Of the many performers to leap into films from the springboard of the television sketch comedy series Saturday Night Live, Bill Murray has been among the most successful and unpredictable, forging an idiosyncratic career allowing him to stretch from low-brow slapstick farce to intelligent adult drama. Born in Wilmette, IL, on September 21, 1950, Murray was an incorrigible child, kicked out of both the Boy Scouts and Little League. At the age of 20, he was also arrested for attempting to smuggle close to nine pounds of marijuana through nearby O'Hare Airport. In an attempt to find direction in his life, he joined his older brother, Brian Doyle-Murray, in the cast of Chicago's Second City improvisational comedy troupe. He later relocated to New York City, joining radio's National Lampoon Hour. Both Murray siblings were also in a 1975 off-Broadway spin-off, also dubbed The National Lampoon Hour; there Murray was spotted by sportscaster Howard Cosell, who recruited him for the cast of his ABC variety program, titled Saturday Night Live With Howard Cosell.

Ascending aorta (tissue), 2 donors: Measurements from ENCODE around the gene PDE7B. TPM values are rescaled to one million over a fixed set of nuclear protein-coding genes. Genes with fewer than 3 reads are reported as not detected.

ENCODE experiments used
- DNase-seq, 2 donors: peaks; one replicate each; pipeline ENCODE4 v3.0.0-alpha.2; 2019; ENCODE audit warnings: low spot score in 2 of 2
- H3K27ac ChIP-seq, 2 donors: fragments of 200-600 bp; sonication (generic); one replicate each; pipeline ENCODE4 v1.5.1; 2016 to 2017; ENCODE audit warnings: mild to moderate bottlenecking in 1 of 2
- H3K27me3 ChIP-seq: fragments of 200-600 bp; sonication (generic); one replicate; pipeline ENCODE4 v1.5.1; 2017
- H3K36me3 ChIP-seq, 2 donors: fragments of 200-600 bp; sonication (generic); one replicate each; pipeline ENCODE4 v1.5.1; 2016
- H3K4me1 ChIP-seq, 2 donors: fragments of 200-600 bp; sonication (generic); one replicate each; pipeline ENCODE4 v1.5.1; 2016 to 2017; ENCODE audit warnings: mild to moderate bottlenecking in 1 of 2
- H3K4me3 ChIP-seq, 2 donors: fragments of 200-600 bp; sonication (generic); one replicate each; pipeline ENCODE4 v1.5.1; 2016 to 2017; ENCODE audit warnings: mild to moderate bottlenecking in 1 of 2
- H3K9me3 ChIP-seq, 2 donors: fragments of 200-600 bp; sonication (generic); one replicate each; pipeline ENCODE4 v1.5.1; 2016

On the NBC network, a program also named Saturday Night Live was creating a much bigger sensation; when, after one season, the show's breakout star Chevy Chase exited to pursue a film career, producer Lorne Michaels tapped Murray as his replacement. Murray too became a celebrity, developing a fabulously insincere and sleazy comic persona which was put to good use in his first major film, the 1979 hit Meatballs. He next starred as the famed gonzo journalist Hunter S. Thompson in the film biography Where the Buffalo Roam, a major disaster. However, 1980's Caddyshack was a masterpiece of slob comedy, with Murray memorable as a maniacal rangeboy hunting the gopher that is slowly destroying his golf course. The film launched him to the ranks of major stardom; the follow-up, the armed services farce Stripes, was an even bigger blockbuster, earning over 40 million dollars at the box office. Murray next appeared, unbilled, in 1982's Tootsie before starring with Dan Aykroyd and Harold Ramis in 1984's Ghostbusters. The supernatural comedy was one of the decade's biggest hits, earning over 130 million dollars and spawning a cartoon series, action figures, and even a chart-topping theme song (performed by Ray Parker Jr.).